Updated: 10 Mar 2015
Turn Me Round
The Hangman And The Papist
PALACE THEATRE, SOUTHEND, SUNDAY 8 MARCH 2015
Acoustic Strawbs gave their all, as ever, last night at The Palace Theatre (which celebrated its centenary a couple of years ago) in my home town. It was great to catch up with Dick and a few other friends to partake of an evening which included several Strawbs' classics, all done to perfection and started off with an interesting version of "Turn Me Round". Always one of my favourite Strawbs songs, it is slightly difficult for me to shake off the electric version in my head but I really enjoyed the more spacey feel of the acoustic version and look forward to hearing more of it.
Being part of a triple bill on the current tour means Strawbs can only play fairly short sets, about 40 mins I think, but the power and passion are in no way diminished by the set length. Stand-out song for me last night was "Autumn", which is actually quite unusual for me. Something about the atmospherics particularly seemed to grab me, along with the rest of the spellbound and sizeable audience. (I mean the atmospherics seemed to grab me, not the audience). "Hangman" was also superb, in fact the usual "every one a winner" still definitely stands after last night's performance for me.
The other bands on the tour are worth watching too - I've seen Martin Turner plays the music of Wishbone Ash several times now, thanks mainly to my friends Gill and Andy who are also Strawbs fans and sat with us last night. (They are big fans of Wishbone Ash, having met at one of their shows at Dagenham Roundhouse many moons ago (aaaah..). Carl Palmer and his two sidekicks are also quite fascinating to watch and having only ever seen ELP at a big festival before it was great to be able to watch CP drumming from a few rows back. It's stunning drumming and the guitarist and bassist were excellent too. Unfortunately it's not really enough to keep me interested for a whole set (even a short, triple-bill type set). I need lyrics!! Still, I'm glad I've seen them and how CP can have that much energy is quite staggering.
So, thanks to Strawbs for a wonderful evening, more appreciated than I can put into words. Thanks also to Dick for his charming company, and belated Happy Birthday to Dave Lambert!
For one reason or another, it's taken me a while to get to one of the gigs on this tour - I was set up for Gravesend, but it ended up that I would have got there after the Strawbs' set, so in the end I didn't go. But Southend for me is a doddle, provided the M25 is clear, which it was this Sunday, and I got there in under an hour.
Settling into Row K of this beautiful variety theatre, as the Acoustic Strawbs took the stage, DC promised us a variety indeed. Our heroes opened with their newish opener - "Turn Me Round", performed just on two guitars leaving DC free for his trademark expressive hand gestures. Back in the day when the Acoustic Strawbs started out and we were still reeling from the fact that songs like"Ghosts" could be performed acoustically, if you'd asked me for an unlikely candidate for "acousticking", I'd guess TMR would have been up there in that category, but I think it works brilliantly. Driving chords mainly from Lambert and note perfect solos, Chas's 12-string adding some grace notes as well and the vocal chorus backing from DL and Chas (which sort of gets lost on record but is just right in a live environment. Superb.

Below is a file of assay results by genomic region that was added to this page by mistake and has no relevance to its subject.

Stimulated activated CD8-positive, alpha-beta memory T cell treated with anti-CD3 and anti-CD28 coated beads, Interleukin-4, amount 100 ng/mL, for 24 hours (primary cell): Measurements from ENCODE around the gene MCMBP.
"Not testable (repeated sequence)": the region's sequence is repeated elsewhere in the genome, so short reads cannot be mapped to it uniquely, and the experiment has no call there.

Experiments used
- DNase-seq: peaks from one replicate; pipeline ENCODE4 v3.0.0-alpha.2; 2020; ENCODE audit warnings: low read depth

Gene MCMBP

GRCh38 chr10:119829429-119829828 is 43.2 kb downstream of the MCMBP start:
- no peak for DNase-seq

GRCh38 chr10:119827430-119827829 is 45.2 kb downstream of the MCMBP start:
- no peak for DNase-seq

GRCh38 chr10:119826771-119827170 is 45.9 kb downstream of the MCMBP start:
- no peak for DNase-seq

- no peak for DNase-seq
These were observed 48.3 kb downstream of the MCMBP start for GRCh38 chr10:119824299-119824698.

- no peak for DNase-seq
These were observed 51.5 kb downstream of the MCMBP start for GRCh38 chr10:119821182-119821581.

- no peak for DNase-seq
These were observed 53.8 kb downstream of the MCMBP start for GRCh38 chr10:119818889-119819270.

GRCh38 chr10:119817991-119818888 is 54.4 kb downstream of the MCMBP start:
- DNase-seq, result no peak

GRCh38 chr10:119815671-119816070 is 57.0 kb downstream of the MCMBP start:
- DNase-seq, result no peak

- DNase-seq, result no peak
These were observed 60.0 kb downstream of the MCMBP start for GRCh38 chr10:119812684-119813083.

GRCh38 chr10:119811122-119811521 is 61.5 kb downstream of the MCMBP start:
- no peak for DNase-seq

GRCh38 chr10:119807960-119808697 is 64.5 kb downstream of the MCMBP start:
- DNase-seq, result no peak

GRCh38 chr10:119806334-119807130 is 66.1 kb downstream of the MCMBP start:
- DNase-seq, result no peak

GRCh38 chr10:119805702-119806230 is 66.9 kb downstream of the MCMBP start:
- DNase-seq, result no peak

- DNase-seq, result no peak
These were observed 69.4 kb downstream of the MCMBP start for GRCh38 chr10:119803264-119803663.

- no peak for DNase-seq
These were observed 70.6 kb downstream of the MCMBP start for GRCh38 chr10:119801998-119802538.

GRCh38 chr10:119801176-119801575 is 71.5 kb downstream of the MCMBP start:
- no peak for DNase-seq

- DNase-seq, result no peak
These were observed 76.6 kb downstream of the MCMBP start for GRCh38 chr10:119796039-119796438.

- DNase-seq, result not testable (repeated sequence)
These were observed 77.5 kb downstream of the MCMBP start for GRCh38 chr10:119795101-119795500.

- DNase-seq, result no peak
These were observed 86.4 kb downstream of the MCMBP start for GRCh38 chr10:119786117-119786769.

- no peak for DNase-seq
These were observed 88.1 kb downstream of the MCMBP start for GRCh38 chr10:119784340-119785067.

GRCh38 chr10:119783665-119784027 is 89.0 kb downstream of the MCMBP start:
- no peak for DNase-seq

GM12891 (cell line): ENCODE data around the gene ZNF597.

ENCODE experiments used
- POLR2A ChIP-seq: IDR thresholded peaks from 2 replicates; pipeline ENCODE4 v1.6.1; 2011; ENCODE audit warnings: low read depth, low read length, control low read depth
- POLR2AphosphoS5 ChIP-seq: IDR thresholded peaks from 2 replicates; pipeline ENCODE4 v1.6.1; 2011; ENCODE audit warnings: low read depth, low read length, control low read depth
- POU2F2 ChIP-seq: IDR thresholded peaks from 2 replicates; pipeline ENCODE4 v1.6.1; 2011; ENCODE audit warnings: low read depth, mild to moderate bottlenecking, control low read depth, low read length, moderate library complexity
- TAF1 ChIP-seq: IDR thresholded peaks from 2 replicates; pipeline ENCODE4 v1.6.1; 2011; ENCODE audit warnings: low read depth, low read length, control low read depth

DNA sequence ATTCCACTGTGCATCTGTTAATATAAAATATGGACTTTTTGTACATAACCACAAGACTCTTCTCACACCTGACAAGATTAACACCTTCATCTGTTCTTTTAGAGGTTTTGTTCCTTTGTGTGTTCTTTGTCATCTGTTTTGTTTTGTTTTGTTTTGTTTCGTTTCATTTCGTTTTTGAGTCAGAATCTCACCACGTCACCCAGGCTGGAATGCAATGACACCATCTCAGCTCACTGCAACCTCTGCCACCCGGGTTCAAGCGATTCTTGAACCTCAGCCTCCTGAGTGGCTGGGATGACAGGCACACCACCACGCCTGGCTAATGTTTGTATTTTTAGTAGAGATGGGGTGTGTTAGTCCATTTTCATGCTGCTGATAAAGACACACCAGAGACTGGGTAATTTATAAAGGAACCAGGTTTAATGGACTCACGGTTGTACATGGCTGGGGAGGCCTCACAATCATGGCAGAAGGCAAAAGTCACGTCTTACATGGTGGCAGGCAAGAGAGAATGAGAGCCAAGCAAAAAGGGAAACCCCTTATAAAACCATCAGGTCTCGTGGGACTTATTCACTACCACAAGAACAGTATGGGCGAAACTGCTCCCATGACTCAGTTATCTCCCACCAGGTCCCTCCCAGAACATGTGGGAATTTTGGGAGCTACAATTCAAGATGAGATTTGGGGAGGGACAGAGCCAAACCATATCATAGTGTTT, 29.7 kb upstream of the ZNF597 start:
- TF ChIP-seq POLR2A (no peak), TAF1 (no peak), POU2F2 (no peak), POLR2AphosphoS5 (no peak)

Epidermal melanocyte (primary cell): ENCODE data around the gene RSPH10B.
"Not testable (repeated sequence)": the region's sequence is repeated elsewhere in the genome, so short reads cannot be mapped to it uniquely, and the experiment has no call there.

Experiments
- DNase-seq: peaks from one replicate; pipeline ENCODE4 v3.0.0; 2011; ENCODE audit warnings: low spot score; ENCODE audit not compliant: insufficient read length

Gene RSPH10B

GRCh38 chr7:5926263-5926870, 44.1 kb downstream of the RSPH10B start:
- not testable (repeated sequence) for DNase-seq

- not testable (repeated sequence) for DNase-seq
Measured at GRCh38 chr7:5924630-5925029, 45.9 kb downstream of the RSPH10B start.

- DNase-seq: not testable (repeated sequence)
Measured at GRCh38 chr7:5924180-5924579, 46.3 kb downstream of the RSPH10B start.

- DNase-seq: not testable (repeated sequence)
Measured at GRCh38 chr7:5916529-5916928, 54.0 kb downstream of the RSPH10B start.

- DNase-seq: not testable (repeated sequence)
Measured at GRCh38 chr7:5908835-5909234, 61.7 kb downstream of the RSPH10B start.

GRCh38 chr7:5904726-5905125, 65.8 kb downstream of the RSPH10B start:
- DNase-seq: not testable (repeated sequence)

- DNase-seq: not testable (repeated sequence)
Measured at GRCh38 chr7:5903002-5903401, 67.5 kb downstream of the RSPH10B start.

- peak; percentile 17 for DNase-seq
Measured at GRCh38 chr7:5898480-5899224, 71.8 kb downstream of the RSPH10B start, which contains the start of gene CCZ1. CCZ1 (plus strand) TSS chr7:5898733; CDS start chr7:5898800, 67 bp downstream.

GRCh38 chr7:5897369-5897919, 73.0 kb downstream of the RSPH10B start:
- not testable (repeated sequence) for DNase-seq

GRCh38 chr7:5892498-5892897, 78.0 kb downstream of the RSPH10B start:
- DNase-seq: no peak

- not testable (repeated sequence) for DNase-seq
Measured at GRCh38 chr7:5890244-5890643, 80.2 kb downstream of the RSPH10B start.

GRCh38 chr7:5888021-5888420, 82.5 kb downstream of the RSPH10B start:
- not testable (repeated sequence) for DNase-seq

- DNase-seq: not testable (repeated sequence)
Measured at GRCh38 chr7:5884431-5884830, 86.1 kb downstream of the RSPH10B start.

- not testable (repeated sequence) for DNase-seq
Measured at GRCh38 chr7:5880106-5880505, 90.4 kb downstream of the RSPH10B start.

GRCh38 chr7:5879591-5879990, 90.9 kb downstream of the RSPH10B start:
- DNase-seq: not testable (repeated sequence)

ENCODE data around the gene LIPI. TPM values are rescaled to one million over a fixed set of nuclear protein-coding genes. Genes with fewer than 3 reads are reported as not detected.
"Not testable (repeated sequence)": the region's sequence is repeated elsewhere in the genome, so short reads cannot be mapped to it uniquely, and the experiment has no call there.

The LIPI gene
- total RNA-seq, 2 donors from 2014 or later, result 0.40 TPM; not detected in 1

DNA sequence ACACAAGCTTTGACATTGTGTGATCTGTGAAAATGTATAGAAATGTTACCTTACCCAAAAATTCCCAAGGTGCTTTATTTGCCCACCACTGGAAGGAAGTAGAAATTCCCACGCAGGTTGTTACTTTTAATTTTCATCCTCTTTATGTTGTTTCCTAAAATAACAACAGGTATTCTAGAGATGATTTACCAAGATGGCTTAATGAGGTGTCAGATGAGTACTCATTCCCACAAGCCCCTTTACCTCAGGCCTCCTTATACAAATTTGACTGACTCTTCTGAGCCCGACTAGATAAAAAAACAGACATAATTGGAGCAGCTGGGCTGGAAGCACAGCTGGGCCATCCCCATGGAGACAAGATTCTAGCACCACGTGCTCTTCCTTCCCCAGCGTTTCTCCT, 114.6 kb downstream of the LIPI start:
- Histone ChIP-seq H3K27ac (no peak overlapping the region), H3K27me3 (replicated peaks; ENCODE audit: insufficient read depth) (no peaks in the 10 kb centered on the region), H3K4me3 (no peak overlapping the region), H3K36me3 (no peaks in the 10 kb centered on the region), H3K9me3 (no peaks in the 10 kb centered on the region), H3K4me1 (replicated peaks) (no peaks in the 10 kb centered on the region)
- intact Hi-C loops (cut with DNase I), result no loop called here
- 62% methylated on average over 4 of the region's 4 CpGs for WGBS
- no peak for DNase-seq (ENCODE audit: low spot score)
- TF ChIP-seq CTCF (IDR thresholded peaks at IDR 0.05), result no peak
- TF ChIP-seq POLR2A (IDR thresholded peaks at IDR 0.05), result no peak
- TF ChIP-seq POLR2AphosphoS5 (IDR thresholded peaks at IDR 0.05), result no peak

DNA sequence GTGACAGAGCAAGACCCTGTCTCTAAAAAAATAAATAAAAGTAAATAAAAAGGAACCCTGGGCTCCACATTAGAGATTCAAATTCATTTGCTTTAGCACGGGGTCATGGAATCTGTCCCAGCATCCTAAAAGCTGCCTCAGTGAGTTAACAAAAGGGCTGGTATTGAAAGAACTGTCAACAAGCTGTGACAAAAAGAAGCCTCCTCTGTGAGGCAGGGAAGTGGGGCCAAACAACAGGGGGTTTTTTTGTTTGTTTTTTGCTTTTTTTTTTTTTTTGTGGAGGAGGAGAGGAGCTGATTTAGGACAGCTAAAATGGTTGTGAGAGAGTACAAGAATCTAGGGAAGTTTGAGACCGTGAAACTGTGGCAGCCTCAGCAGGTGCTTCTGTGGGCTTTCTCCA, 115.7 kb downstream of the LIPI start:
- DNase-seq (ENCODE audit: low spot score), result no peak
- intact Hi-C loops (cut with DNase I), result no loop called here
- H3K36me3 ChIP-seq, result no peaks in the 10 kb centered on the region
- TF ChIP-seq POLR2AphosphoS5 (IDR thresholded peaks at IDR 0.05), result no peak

"New World" as ever was a tour de force - DC's vocal kicking up a gear even from TMR, and a splendid final growl, followed by the other "Northern Ireland" song, "The Hangman And The Papist" complete with churchy organ pedal sounds. "Ghosts" was intricate and powerful, just as it should be, then a near perfect "Autumn". The last song of the set, of course, "Lay Down", strong accapella opening, beautiful performance.
Sound for the Strawbs could have been a bit louder overall, but that was certainly rectified when Carl Palmer hit the stage after a 5-minute changeround. I'm not an ELP fan particularly, but enjoyed the instrumental set, particularly their version of "Fanfare For The common Man", complete with canned fanfares at the outset, and the obligatory drum solo from Palmer which was the right side of OTT (just!) and showed that he really is a world class drummer. His two colleagues Paul Bielatowicz on guitars and Simon Fitzpatrick on bass/stick are very accomplished indeed. When they walked out without a keyboard player in sight I did wonder just how the keyboard-heavy music of ELP would fare, but was quickly convinced. A combination of clever effects and immaculate playing allowed them successfully to emulate those keyboards in various ways, and their stylish playing was a joy to watch.
I missed part of Martin Turner's set but caught a few numbers, some of which were oldies, some from the new album they have in the making. All demonstrated that the band is well-combined and confident, and that the smooth style which was a feature of the earlier Ash albums carries through to their modern day incarnation. The old BBC variety show "Sunday Night Is Music Night" is an apt description - a very enjoyable and varied evening indeed.
Southend photos by Dick Greener - more photos from Dick